Wait on God. Learn to wait on Him. He’s training you to lean on Him fully and not the things of this world. This is not passive; rather, it is the most intentional waiting game you may ever play in all your life. When everything in you wants to jump out of this ship that is surely going down to climb the first rung on the ladder that spells success, stop to hear His voice assuring you that He isn’t withholding from you anything. Like Sarah waiting for her promised son, and Israel waiting for her covenanted Messiah, God usually gives us His sacred word and then lends us space to abide. It is in this season of abiding that we can learn how waiting on God looks a lot like living fully alive right where He has planted us, instead of dwelling in the past, or striving for the future. It is nearly humorous, the way this Infinite God uses our finite sense of time to shape and mold us more into His image; He uses time to grow and to prune us, to reveal Himself as faithful and trust-worthy. Be assured, darling, that He is using time to strip you of yourself in order that you may gain more of Him instead. We take hold of David’s words in Psalm 27,
“I remain confident of this:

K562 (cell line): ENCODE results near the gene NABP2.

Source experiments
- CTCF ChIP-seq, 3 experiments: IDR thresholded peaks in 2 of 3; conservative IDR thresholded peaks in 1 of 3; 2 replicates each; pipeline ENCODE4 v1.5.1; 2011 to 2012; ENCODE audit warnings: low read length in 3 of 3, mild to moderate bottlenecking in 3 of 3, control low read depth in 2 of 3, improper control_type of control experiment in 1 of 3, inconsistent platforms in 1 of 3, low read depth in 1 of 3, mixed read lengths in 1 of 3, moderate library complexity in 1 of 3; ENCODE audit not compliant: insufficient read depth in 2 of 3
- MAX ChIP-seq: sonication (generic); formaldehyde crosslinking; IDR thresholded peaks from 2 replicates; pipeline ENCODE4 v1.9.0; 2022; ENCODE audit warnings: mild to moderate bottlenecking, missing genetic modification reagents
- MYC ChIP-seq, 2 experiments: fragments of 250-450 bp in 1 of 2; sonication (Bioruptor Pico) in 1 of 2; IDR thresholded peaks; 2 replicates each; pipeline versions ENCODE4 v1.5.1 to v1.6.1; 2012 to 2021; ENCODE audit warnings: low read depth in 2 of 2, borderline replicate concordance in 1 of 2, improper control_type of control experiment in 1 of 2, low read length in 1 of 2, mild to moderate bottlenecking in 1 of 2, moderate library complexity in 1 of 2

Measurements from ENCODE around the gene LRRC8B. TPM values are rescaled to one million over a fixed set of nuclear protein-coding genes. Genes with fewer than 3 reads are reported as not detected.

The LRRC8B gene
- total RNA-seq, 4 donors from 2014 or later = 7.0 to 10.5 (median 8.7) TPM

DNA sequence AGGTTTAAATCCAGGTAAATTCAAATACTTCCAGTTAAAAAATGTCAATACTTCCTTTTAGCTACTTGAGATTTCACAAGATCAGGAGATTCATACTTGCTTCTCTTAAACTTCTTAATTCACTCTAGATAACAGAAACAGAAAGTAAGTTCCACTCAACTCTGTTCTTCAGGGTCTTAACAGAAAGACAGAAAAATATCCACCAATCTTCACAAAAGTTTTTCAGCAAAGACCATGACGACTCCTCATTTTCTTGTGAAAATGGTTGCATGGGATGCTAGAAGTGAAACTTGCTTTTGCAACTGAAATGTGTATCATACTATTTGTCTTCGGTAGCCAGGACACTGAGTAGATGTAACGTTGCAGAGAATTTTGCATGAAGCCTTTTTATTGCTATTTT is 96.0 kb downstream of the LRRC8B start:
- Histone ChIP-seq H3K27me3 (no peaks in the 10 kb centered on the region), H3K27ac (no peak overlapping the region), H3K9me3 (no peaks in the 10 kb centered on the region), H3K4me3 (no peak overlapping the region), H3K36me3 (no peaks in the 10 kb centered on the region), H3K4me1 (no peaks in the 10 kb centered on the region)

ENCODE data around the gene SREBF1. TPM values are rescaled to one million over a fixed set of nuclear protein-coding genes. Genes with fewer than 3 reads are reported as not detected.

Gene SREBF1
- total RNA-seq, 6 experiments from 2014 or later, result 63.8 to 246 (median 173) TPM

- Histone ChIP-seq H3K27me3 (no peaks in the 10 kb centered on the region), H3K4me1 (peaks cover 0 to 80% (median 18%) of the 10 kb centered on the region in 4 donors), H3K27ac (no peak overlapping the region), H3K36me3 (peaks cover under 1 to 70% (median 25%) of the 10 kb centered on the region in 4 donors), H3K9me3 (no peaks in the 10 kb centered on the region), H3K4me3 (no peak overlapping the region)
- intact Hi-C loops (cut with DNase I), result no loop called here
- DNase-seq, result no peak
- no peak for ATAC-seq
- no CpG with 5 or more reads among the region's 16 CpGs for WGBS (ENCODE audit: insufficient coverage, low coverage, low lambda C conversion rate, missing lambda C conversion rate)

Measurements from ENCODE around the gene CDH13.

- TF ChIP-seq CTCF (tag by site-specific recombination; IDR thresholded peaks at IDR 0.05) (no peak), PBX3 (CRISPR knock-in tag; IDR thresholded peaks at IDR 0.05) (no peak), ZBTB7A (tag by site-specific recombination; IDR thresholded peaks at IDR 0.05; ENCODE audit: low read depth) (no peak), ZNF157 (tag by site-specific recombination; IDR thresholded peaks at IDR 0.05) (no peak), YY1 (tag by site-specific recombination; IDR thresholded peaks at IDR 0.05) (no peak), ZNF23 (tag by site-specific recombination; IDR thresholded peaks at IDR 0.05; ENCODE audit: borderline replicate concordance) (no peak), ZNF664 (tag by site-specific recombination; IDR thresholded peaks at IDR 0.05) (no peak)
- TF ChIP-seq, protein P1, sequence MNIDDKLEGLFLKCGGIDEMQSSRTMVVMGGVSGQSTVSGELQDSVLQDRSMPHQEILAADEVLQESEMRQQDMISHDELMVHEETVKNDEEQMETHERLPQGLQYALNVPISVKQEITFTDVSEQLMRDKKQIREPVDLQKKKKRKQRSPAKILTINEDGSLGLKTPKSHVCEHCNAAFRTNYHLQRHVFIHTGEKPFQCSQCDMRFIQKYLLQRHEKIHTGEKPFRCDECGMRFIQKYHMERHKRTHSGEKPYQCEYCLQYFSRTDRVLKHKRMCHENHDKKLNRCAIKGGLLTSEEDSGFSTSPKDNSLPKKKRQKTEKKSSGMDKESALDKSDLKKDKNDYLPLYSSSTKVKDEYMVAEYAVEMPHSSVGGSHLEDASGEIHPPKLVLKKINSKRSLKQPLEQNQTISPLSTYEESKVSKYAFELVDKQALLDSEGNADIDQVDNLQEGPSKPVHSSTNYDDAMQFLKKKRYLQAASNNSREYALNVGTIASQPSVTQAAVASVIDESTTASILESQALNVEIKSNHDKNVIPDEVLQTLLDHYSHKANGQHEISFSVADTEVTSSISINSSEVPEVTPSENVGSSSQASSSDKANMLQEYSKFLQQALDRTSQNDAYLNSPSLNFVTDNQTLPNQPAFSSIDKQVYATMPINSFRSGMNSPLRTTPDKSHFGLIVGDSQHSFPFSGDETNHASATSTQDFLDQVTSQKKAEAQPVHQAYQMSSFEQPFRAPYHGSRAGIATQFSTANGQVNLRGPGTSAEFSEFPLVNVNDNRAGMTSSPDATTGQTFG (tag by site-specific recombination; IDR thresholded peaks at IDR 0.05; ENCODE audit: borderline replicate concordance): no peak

I will see the goodness of the LORD
in the land of the living.
Wait for the LORD;
be strong and take heart
and wait for the LORD.”
The waiting season is hard though, because it lends a certain emptiness, a certain unfulfilled longing to the soul. It makes us weary and tired to carry around all these unmet, unrealized expectations; although hollow, they are heavy. You feel incomplete, as if all your life is a series of fragments with gaps too big to sew together. You feel partial, unfinished, wanting. These are the crucial moments, the moments in which we need to fumble and reach for God’s promise to be our solid ground, despite being in a circumstantial boat with no shoreline in sight. What we need most is not a career or an engagement ring or a picket-fenced house with a dog; look deep into your heart and you will uncover what it really is you think you need to survive. Sister, what we really need most is not a thing, but a Person, and He cannot be taken from us. So often we go running around like a million Marthas, making preparations and growing our anxieties because we have forgotten that we already possess what we most need: Jesus. He has promised to be with us forever (Matthew 28:20). And although the circumstances surrounding our lives may change, He does not. Wholeness is not achieved when we finally decipher God’s ‘perfect will’ for our lives; rather it is realizing we have already been made whole the very instant we received Christ by faith. “His divine power has given us everything we need for a godly life through our knowledge of him who called us by his own glory and goodness” (2 Peter 1:3). He has given us all we need to walk with Him; He has given us His very Spirit. Let us rise up and take hold of this promise, making every effort to confirm our divine calling. Sisters, let us move out in confidence, trusting that the calling He has placed over our lives is more than just a vocation; it is a way of life, a purpose and not a paycheck.